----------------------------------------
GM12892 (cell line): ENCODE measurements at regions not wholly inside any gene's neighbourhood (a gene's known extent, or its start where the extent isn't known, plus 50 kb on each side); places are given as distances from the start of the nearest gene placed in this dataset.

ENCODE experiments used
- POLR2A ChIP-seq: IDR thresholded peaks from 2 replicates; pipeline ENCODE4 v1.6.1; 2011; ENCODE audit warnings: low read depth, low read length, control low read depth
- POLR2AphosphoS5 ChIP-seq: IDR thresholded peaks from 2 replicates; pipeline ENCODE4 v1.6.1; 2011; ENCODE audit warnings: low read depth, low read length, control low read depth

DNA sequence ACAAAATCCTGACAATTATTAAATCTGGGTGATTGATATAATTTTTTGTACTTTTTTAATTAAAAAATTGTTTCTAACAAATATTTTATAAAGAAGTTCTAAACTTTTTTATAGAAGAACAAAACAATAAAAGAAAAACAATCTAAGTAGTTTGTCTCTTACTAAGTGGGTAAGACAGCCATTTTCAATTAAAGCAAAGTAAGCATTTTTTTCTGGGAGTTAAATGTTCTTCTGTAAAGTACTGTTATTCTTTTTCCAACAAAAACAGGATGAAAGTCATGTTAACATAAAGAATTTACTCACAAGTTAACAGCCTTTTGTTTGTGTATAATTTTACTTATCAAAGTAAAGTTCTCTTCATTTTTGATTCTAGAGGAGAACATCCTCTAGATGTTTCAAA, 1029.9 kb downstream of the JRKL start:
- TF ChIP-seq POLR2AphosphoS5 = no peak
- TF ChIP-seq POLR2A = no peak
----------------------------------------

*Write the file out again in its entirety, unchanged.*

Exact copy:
GM12892 (cell line): ENCODE measurements at regions not wholly inside any gene's neighbourhood (a gene's known extent, or its start where the extent isn't known, plus 50 kb on each side); places are given as distances from the start of the nearest gene placed in this dataset.

ENCODE experiments used
- POLR2A ChIP-seq: IDR thresholded peaks from 2 replicates; pipeline ENCODE4 v1.6.1; 2011; ENCODE audit warnings: low read depth, low read length, control low read depth
- POLR2AphosphoS5 ChIP-seq: IDR thresholded peaks from 2 replicates; pipeline ENCODE4 v1.6.1; 2011; ENCODE audit warnings: low read depth, low read length, control low read depth

DNA sequence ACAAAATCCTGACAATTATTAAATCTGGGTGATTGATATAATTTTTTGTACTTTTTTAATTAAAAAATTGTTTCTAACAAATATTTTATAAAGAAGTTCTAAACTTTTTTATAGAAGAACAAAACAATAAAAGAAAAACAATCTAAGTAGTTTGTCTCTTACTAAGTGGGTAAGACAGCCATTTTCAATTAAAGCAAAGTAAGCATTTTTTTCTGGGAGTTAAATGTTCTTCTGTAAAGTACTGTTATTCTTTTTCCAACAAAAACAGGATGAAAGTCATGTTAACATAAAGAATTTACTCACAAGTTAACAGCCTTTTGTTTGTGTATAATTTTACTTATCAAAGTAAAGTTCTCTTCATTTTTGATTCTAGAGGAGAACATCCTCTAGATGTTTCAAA, 1029.9 kb downstream of the JRKL start:
- TF ChIP-seq POLR2AphosphoS5 = no peak
- TF ChIP-seq POLR2A = no peak